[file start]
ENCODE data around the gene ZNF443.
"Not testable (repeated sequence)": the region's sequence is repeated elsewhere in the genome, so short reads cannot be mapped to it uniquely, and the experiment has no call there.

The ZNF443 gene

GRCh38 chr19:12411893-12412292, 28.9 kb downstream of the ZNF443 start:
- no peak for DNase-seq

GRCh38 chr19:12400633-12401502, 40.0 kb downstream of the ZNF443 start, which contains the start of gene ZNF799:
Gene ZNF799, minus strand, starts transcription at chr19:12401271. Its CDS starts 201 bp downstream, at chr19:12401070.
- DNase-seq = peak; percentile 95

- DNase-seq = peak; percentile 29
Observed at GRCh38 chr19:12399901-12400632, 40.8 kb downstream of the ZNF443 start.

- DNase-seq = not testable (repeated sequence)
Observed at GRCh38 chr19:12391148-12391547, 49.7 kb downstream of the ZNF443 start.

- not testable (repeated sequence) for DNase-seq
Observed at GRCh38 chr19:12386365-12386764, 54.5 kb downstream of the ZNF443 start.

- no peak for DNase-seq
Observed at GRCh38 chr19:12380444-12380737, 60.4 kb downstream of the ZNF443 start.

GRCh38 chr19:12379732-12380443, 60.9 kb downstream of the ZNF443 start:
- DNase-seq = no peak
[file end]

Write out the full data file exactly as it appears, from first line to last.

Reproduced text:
ENCODE data around the gene ZNF443.
"Not testable (repeated sequence)": the region's sequence is repeated elsewhere in the genome, so short reads cannot be mapped to it uniquely, and the experiment has no call there.

The ZNF443 gene

GRCh38 chr19:12411893-12412292, 28.9 kb downstream of the ZNF443 start:
- no peak for DNase-seq

GRCh38 chr19:12400633-12401502, 40.0 kb downstream of the ZNF443 start, which contains the start of gene ZNF799:
Gene ZNF799, minus strand, starts transcription at chr19:12401271. Its CDS starts 201 bp downstream, at chr19:12401070.
- DNase-seq = peak; percentile 95

- DNase-seq = peak; percentile 29
Observed at GRCh38 chr19:12399901-12400632, 40.8 kb downstream of the ZNF443 start.

- DNase-seq = not testable (repeated sequence)
Observed at GRCh38 chr19:12391148-12391547, 49.7 kb downstream of the ZNF443 start.

- not testable (repeated sequence) for DNase-seq
Observed at GRCh38 chr19:12386365-12386764, 54.5 kb downstream of the ZNF443 start.

- no peak for DNase-seq
Observed at GRCh38 chr19:12380444-12380737, 60.4 kb downstream of the ZNF443 start.

GRCh38 chr19:12379732-12380443, 60.9 kb downstream of the ZNF443 start:
- DNase-seq = no peak